The roadmap charts timetables for the EC's internal reorganisation, electoral reforms, preparation of the electoral roll with photographs, and reformation of parliamentary constituencies. Political parties interested in contesting the next elections will have to register with the EC by next June.
Apart from electoral law reforms, the EC will complete some internal reforms to strengthen itself before the election. The proposed reforms include ensuring independence of the EC Secretariat, resolving the issue of controversial 303 upazila election officers, determining recruitment rules for officers and employees of the EC Secretariat, designing the EC's own building, and strengthening its information technology wing.
The political parties of Bangladesh are not happy with this decision as the EC wants to hold local elections before going for parliamentary election. On the other hand they want the caretaker government to hold national elections as soon as possible and hand over power to an elected government.
This announcement of the caretaker government has been however successful in one objective. It has stopped the international community from going for any severe criticism. So far, international reaction to the arrest of Shaikh Hasina has been guarded. The United States and the United Kingdom have urged the caretaker government to ensure due process of law and international standards in dealing with the arrested former Prime Minister Sheikh Hasina. A spokesperson for the US Embassy in Dhaka said, "All individuals should be treated fairly and receive the full range of their legal and constitutional rights. It is also incumbent upon the government to prove its case in a court of law…we are following all cases to see if they meet international standards of due process." The British High Commission in Dhaka similarly called upon the caretaker government to ensure that due process is followed and the rule of law upheld.
In its guarded reaction, India stated that it was "closely monitoring" developments in the neighbouring country and hoped that free and fair elections would be held to restore democracy in that country by the end of next year. Speaking to media external affairs ministry spokesperson Navtej Sarna said, "As a close and friendly neighbour, India would like to see a peaceful, stable and liberal democratic Bangladesh…We are closely monitoring the internal developments in Bangladesh, including arrests of high level politicians in Bangladesh.” He also added that in all such cases, it must be ensured that there is no violation of due process as established by law and that basic individual rights are fully respected.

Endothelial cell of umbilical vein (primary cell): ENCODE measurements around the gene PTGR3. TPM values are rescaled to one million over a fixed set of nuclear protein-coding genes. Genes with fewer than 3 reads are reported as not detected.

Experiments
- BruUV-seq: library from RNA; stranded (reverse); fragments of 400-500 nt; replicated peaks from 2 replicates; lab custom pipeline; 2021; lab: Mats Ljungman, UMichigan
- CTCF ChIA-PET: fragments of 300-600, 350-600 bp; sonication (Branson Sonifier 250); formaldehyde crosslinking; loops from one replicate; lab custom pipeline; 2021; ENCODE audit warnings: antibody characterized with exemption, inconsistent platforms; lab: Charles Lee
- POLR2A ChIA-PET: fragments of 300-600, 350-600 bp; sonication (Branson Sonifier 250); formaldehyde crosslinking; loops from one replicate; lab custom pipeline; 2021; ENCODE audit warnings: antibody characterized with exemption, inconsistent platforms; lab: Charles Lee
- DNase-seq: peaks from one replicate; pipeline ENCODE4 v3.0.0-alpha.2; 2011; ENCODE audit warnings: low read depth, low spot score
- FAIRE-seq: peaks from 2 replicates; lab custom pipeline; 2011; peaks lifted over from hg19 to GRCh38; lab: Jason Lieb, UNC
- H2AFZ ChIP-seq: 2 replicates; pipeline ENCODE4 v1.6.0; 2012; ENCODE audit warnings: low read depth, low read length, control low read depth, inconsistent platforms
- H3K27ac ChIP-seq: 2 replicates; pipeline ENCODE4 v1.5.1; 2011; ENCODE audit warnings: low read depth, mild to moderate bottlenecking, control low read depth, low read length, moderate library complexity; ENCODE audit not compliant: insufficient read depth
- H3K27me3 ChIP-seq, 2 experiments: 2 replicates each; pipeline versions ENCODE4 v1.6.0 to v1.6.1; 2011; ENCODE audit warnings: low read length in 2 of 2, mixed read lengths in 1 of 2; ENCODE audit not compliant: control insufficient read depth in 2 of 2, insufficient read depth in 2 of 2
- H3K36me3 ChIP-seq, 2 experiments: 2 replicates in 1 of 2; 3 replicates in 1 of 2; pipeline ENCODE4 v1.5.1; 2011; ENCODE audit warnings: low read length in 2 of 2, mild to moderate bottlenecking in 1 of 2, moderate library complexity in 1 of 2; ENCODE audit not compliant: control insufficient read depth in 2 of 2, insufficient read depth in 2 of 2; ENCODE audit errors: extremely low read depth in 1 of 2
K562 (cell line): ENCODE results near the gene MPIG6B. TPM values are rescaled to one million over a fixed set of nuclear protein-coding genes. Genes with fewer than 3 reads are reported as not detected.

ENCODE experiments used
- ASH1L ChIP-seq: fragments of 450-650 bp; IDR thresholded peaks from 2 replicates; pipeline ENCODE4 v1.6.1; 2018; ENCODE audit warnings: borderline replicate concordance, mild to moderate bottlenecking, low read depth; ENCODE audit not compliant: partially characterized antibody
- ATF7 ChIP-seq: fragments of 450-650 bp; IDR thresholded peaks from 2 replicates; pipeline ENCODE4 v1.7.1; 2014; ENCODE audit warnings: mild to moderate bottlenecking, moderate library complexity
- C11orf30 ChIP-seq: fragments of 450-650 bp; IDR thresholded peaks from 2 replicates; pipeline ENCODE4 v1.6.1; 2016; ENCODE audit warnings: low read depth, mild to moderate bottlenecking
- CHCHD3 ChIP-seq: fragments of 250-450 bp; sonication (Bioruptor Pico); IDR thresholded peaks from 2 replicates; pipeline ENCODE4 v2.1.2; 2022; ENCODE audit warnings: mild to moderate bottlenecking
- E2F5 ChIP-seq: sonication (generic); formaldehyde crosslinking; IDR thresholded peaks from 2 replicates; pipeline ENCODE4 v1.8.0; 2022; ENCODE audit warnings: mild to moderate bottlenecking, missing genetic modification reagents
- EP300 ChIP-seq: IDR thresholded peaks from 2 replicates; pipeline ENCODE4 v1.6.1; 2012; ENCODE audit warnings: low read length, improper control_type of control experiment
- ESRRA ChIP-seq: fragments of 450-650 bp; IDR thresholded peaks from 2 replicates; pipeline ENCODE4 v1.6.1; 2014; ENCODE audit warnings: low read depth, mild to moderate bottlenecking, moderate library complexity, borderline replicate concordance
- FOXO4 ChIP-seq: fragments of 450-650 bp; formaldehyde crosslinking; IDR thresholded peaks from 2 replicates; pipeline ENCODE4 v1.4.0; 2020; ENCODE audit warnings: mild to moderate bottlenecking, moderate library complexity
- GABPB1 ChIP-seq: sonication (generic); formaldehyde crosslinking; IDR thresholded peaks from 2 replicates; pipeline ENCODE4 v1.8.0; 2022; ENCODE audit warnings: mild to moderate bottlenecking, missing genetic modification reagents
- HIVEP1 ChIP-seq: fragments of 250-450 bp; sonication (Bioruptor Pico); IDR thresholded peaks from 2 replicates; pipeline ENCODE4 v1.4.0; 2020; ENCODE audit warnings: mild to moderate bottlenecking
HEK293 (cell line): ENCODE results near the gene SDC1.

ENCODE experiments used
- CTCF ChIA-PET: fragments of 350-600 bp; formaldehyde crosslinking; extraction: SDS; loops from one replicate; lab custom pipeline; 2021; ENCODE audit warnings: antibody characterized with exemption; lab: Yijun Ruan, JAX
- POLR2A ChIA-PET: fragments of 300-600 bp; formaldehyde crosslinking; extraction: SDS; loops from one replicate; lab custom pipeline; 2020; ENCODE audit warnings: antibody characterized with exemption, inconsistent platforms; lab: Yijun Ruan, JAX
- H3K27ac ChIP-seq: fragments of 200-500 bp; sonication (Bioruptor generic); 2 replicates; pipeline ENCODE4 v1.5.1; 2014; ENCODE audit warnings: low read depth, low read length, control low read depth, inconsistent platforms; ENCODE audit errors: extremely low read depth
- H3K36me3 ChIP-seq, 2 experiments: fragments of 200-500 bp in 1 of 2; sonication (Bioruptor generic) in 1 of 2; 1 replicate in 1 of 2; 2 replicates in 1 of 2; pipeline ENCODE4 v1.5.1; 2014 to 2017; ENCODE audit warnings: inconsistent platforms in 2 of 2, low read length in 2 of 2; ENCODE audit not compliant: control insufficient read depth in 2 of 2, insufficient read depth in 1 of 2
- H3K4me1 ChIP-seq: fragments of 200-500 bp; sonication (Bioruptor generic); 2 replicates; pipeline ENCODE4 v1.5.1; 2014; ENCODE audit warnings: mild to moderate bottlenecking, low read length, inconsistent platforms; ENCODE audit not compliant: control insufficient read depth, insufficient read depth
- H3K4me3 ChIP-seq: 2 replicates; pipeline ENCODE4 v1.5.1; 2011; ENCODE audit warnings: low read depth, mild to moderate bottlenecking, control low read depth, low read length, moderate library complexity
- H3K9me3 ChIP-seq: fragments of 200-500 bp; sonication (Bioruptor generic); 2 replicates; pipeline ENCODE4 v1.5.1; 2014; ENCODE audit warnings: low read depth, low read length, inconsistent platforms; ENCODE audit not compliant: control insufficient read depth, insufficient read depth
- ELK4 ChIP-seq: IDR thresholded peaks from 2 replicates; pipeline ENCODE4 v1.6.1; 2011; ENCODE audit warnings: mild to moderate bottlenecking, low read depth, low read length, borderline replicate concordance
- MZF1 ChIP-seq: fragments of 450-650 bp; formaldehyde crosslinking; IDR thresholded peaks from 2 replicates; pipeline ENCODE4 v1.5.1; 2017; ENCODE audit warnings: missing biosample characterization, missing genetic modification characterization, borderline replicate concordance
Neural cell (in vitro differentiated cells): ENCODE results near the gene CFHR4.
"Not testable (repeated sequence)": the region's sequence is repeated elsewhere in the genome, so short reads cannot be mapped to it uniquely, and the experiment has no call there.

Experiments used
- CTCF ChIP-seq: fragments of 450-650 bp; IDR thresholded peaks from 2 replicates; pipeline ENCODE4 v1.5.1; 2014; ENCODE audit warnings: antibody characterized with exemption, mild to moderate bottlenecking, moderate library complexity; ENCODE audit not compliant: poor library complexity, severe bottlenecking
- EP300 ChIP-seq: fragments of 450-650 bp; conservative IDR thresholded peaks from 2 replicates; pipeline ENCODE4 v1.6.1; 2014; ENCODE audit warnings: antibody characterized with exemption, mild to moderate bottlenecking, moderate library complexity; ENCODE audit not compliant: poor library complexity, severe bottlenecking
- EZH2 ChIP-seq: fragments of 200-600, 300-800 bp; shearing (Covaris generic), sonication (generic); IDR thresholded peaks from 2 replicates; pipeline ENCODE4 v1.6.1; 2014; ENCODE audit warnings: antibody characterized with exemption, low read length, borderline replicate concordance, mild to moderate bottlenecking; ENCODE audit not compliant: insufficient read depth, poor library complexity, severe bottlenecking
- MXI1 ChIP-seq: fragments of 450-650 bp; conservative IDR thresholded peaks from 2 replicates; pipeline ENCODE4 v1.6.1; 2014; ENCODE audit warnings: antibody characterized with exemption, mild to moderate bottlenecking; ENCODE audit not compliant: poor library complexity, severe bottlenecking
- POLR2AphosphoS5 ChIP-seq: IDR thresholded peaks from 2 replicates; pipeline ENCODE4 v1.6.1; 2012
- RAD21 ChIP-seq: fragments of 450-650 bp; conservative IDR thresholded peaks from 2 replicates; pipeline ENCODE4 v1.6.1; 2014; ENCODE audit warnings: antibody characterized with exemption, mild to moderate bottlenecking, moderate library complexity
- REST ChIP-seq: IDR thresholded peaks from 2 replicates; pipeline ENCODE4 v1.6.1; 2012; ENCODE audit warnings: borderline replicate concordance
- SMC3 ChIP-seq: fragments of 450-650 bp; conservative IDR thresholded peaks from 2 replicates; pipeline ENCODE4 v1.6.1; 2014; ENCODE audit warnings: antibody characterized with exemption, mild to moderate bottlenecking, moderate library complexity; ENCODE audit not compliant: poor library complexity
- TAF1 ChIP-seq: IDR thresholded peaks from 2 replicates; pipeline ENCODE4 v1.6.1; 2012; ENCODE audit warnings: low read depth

Use of Law for ‘Command Politics’
The caretaker government has justified the arrest of Shaikh Hasina by saying that no body is above law. It is true all individuals are equal before law. But the way law has been implemented in some of the high profile cases has left a lot to be desired. Law should also not be used to victimize certain people or to gain certain political objectives.
The caretaker government has been asking both the mainstream political parties to go for internal political reforms. A minus-two formula was also propagated, which unfortunately has not been very successful. The interim authority has also reportedly tried to create alternative political parties. Their agents have been contacting local leaders of both the mainstream political parties who they consider as honest to join this party. Unfortunately, even this effort of the caretaker government has not been very successful. Some of the steps of the caretaker government have actually proved to be self–defeating. It has put a ban on indoor politics. At the same time, it expects these parties to go for internal reforms. The dissidents of these parties are not able to move ahead with their agenda under these restrictions.
The caretaker government of Bangladesh few days ago completed six months in power. Still, the parliamentary elections in Bangladesh are nowhere in sight. The work of preparing a flawless voter list is yet to start. This has made the mainstream political parties and their leaders impatient. Leaders like Shaikh Hasina who were earlier talking of legalizing the actions taken by the caretaker government are now criticizing it.
It appears the interim authority is also feeling frustrated as it is unable to create alternative ‘reformed’ political parties who can be useful in creating new ‘reformed’ democratic political order in Bangladesh. Since no alternative leadership is emerging on its own, the interim authority is trying to handpick leaders. This step has also opened it for the criticism of creating a puppet government in Bangladesh, like Pakistan. The long stay in power of interim authority has also made several people suspicious of its intentions. They think that Bangladesh might turn from being the second largest Muslim democracy after Indonesia to second largest Military dictatorship after Pakistan.
By acting against corruption the caretaker government in Bangladesh had created hope among the people. But its high-handed action like arrest of Shaikh Hasina has tarnished its image. So instead of nullifying all good work done by it, the interim authority should try to take now concrete steps which will make a free and fair democratic election in Bangladesh a reality at the shortest possible time. Instead of trying to thrust leaders on people, it should try to create checks and balances within system and leave the selection of leaders to the wisdom of people. It has already taken some steps like registration of political parties and election of leaders at the grassroot level. The interim authority should also now go whole hog on the roadmap it has announced for election. High handed actions like arrest of Shaikh Hasina should be avoided which only makes the intention of the caretaker government suspect and might drive the country towards lawlessness.
(The views expressed by the author are his own. The author can be reached at e-mail firstname.lastname@example.org)